Insights


Innovation and invention are hot topics amongst business and political leaders alike.

Innovation impacts on not only businesses growth and planning but also the country and society we live in – from the air we breathe (clean energy) to what we eat and how we communicate and travel.

When working with underperforming businesses, the subject of innovation and invention is often at the bottom of their list.

Yet if embraced, innovation can be used as a key to their success – and it doesn’t have to mean great cash outflow.

Innovation can be about the way a business deals with staff, customers and suppliers. It can involve internal process improvement and efficiencies. It is a vast subject that is worth exploring even if a business is experiencing crisis.

Here are three key factors influencing business reinvention and innovation:

1. Customer demand and competition
Today’s customers are sophisticated and keen to try new things. They demand more efficient services and products that will improve their business.

A maturing of the product or service, with it becoming uncompetitive due to external pressures or simply changing times, should not be a viewed as a threat.

Instead, it is an opportunity to discover new products or a niche that will allow the business to evolve in new directions.

The introduction of brick-sized mobile phones signalled the beginning of a new era in telephony. No one could have predicted the usage and ownership of mobile phones would grow to over 5 billion users around the world by 2010.

Maturing products and services simply open the door to new things. They are opportunities not to be missed!

2. Funding
The need for the business to invest in Research and Development (R&D) is often overlooked due to the pressures of delivering on short term profitability and cash flow.

In times of crisis, successful companies are those that keep spending on R&D, as they will come out of the crisis with market leading products.

For example, Hewlett Packard, during the recession of 1969 invented a pocket calculator and Apple came out of the Dot-Com crash of 2001 with the iPod.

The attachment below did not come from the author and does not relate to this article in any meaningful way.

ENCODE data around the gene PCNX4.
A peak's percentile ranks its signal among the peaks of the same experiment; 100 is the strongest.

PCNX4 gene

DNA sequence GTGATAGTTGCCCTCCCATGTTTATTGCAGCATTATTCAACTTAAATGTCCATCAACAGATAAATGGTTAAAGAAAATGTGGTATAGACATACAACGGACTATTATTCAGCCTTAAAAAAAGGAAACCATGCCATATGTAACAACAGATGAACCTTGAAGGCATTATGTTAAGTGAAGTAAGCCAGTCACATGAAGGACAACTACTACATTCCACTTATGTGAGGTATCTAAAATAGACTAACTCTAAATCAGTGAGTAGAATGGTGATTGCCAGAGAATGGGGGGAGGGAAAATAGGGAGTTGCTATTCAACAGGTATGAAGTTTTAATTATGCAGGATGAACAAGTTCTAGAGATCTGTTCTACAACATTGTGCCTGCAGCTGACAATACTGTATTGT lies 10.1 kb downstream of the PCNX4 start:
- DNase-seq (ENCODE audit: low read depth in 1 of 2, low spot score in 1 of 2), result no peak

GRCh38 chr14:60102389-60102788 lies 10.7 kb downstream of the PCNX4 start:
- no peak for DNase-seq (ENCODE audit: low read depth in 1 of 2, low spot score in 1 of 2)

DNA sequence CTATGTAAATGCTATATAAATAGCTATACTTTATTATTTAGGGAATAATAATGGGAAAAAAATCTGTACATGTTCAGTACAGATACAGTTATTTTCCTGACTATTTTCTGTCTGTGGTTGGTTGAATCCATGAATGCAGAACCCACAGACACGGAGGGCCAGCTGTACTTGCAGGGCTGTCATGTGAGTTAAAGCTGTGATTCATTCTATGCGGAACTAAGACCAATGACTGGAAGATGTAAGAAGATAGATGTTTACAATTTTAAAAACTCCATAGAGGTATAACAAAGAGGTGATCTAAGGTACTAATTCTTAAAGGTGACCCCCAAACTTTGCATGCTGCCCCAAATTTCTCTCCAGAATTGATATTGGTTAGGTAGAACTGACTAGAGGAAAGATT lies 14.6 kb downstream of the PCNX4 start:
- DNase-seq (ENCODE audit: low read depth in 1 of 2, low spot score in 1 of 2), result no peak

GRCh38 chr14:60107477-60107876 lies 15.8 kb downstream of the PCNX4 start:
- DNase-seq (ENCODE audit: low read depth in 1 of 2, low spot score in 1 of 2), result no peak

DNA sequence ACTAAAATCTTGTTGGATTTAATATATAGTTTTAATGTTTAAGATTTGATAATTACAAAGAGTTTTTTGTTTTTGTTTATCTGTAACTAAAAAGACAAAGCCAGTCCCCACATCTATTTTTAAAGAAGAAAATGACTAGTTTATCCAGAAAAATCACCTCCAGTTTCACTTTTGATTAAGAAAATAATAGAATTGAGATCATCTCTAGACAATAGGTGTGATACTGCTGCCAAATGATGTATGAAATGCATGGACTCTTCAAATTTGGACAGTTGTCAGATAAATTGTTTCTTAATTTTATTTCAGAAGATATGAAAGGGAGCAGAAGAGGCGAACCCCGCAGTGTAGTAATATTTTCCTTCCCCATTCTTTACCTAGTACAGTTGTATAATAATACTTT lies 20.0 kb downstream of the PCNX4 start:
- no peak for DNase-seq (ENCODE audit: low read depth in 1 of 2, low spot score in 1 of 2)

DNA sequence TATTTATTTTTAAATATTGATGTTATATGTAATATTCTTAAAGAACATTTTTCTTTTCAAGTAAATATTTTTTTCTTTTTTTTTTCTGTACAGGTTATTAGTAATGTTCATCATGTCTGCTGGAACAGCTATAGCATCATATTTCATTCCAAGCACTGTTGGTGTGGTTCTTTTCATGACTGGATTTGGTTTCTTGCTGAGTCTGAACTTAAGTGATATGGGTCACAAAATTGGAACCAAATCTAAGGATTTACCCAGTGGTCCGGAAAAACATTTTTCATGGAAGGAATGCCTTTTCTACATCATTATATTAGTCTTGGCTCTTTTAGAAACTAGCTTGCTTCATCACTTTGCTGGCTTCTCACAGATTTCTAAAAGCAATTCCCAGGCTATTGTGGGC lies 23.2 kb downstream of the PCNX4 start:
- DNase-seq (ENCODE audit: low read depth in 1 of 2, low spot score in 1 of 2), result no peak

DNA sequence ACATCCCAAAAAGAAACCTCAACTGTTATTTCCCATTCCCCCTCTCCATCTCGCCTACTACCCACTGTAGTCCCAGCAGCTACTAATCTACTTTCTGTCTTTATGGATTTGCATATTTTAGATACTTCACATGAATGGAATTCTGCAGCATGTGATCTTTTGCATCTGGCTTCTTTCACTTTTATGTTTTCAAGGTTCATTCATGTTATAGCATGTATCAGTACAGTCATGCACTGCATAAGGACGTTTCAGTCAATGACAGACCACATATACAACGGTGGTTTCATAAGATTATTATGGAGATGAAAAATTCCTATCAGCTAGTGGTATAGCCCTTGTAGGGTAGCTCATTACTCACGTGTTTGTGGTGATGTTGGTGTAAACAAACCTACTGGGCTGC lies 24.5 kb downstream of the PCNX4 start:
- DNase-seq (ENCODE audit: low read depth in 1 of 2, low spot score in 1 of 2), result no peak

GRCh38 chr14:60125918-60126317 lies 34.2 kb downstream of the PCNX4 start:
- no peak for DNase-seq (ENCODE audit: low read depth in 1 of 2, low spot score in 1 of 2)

Capital shortage is not only a threat to business liquidity; it can also lead to a business becoming stale. This, in turn, will lead to loss of competitiveness.

Investing in innovation and R&D may be a tough decision to make in times of funding shortage, but it is essential to maintain a long term view for the business.

Obtaining capital funding is one way to ensure you stay on the course to innovation. For information about how to do this, see – 3 Steps to Capital Raising.

3. Vision and culture
Innovation doesn’t just apply to products or services. A key success factor for many businesses is the need to reinvent or reinvigorate their vision and culture.

To cite a recent example, we helped a Sydney residential building company in crisis attract capital to turn around their business, and we revamped their management team to drive the business.

It wasn’t enough. Once the immediate crisis was over, it became clear that the focus and vision – key drivers of company performance – were lost by the team.

With our assistance, the new, uplifted spirit of the team has had a positive impact on the sales and performance of the company.

Having helped re-establish the business and return it to profit, it is great to see the team’s renewed enthusiasm for the success and longevity of the business.

What do you believe are the key reasons for business reinvention?

Vantage Performance is one of Australia’s leading turnaround management and profit improvement firms – solving complex problems for businesses experiencing major change.

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Michael Fingland
Andrew Birch VP

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Michael Fingland

My philosophy is that there is always a way to solve a crisis, as long as you’re engaged early enough.

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Andrew Birch

Cooperative leadership teams that develop prioritised actions to progress towards clear strategic objectives can achieve long-term business viability.